Beachcombing Safety in Sandwich Bay


Up until the end of the Second World War, Sandwich Bay has had a military presence for military training and defensive training purposes going back to the late 1700s.


The tangible evidence being the finds of unexploded ordnance in the inter tidal zone since the end of the Second World War. Many of these finds are live and dangerous that have to be disposed of by the army. The history of ordnance finds in Sandwich Bay does go back decades. The more recent finds are well covered by local media with the back history easily Googled on the internet. This by far is the best reference to the type of finds found in the bay that have been dealt with by the army.


Should someone come across an item they might think to be unexploded ordnance, the guidelines are do not touch and call the coastguard service. The coastguard will ask for an image and location in the bay. I have found the coastguard very efficient dealing with these matters. If identified as suspect, the army or navy are quick to attend to detonate the item. Many of us are familiar with loud bangs coming from the bay.


Beneath the sand in areas of the bay there is an abundance of bullets, shrapnel, and spent cartridges to be found. It is not unusual for cannon balls to be found either. Since the 1980s I have collected inert ordnance from all around the coastline. Some I have donated to museums.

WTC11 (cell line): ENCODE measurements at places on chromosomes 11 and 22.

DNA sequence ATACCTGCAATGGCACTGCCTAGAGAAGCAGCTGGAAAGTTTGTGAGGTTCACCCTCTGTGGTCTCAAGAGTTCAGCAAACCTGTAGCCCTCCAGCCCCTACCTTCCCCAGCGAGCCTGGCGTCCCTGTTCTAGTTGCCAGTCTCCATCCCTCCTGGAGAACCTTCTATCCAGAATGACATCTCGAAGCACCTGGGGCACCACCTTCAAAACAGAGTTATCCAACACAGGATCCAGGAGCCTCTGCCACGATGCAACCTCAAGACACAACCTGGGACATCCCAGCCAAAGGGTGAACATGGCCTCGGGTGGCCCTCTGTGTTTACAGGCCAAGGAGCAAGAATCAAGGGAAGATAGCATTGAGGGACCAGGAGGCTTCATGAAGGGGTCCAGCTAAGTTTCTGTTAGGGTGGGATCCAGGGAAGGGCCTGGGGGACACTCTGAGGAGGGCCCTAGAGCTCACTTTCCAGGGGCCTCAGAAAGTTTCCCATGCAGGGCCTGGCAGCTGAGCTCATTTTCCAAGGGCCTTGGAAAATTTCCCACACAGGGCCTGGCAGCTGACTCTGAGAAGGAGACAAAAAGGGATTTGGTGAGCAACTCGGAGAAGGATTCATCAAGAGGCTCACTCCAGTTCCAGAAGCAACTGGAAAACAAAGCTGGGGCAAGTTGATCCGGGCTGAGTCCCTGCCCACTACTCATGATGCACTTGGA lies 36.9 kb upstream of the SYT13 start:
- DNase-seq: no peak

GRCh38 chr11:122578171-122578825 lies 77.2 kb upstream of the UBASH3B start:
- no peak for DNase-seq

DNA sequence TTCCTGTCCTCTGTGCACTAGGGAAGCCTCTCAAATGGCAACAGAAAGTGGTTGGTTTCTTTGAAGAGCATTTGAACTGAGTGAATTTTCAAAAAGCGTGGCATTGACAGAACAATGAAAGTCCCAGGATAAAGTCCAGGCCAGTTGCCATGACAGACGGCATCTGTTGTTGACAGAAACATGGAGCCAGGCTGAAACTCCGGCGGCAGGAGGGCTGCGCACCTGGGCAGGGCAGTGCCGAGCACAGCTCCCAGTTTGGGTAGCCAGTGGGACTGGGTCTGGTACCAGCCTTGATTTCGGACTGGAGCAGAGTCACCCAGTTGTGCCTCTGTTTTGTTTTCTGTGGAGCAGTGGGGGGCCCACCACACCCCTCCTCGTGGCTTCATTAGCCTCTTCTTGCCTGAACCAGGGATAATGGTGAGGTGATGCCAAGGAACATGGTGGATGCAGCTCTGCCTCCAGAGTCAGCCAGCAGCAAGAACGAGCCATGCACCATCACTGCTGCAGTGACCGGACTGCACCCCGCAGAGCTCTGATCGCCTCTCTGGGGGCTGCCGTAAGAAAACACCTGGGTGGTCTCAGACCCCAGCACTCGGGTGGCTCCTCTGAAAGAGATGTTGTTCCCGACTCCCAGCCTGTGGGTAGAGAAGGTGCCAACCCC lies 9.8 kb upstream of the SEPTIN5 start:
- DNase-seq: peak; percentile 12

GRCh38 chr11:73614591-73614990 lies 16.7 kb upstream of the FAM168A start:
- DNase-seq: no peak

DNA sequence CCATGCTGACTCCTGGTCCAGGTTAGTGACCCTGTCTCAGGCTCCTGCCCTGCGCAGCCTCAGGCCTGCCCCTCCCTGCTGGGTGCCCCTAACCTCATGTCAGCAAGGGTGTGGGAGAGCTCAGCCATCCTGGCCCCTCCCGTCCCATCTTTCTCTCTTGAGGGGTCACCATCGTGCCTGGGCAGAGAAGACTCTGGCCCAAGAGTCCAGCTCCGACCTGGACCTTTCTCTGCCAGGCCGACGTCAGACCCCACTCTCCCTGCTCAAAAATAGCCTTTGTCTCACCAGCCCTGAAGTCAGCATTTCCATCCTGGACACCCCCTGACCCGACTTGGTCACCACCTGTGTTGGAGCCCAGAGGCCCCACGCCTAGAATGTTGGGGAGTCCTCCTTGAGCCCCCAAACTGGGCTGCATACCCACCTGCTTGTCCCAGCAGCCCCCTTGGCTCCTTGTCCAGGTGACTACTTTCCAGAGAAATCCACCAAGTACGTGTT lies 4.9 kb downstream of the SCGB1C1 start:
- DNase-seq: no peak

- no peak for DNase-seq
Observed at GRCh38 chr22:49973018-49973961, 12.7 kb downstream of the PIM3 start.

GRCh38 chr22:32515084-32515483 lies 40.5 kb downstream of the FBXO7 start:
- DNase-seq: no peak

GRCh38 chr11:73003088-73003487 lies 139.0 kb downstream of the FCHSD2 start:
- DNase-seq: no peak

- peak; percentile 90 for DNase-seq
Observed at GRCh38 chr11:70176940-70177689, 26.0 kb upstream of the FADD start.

I do not deliberately set out to find any of the unexploded artillery shells that remain buried in the bay. Like everyone else, I find them by chance. My last find was a 25-pound high explosive artillery shell with the fuse intact. It does not really look much until witnessed being detonated from a safe distance. The explosion and crater left in the sand is a reminder of just how dangerous ordnance can be after nearly 80 years in the sand.


by Tony Ovenden

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